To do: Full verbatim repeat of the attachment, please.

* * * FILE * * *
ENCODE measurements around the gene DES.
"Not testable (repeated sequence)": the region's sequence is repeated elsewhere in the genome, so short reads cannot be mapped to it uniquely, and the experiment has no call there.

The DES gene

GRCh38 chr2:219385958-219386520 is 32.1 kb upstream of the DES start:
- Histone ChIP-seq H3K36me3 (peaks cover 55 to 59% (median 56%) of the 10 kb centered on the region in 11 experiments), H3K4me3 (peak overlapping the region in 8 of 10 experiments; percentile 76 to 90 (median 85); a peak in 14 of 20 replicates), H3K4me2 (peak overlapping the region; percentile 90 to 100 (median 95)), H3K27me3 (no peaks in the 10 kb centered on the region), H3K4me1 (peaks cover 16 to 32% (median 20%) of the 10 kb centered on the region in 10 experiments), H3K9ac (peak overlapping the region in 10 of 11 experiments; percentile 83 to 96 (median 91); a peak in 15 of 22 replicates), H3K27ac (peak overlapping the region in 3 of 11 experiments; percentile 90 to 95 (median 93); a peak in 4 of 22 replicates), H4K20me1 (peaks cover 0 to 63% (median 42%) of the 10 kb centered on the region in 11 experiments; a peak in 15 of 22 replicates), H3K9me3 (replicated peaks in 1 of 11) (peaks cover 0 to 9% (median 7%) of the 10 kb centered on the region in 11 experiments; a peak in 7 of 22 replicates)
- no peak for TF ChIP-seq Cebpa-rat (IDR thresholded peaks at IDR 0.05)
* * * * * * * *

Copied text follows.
ENCODE measurements around the gene DES.
"Not testable (repeated sequence)": the region's sequence is repeated elsewhere in the genome, so short reads cannot be mapped to it uniquely, and the experiment has no call there.

The DES gene

GRCh38 chr2:219385958-219386520 is 32.1 kb upstream of the DES start:
- Histone ChIP-seq H3K36me3 (peaks cover 55 to 59% (median 56%) of the 10 kb centered on the region in 11 experiments), H3K4me3 (peak overlapping the region in 8 of 10 experiments; percentile 76 to 90 (median 85); a peak in 14 of 20 replicates), H3K4me2 (peak overlapping the region; percentile 90 to 100 (median 95)), H3K27me3 (no peaks in the 10 kb centered on the region), H3K4me1 (peaks cover 16 to 32% (median 20%) of the 10 kb centered on the region in 10 experiments), H3K9ac (peak overlapping the region in 10 of 11 experiments; percentile 83 to 96 (median 91); a peak in 15 of 22 replicates), H3K27ac (peak overlapping the region in 3 of 11 experiments; percentile 90 to 95 (median 93); a peak in 4 of 22 replicates), H4K20me1 (peaks cover 0 to 63% (median 42%) of the 10 kb centered on the region in 11 experiments; a peak in 15 of 22 replicates), H3K9me3 (replicated peaks in 1 of 11) (peaks cover 0 to 9% (median 7%) of the 10 kb centered on the region in 11 experiments; a peak in 7 of 22 replicates)
- no peak for TF ChIP-seq Cebpa-rat (IDR thresholded peaks at IDR 0.05)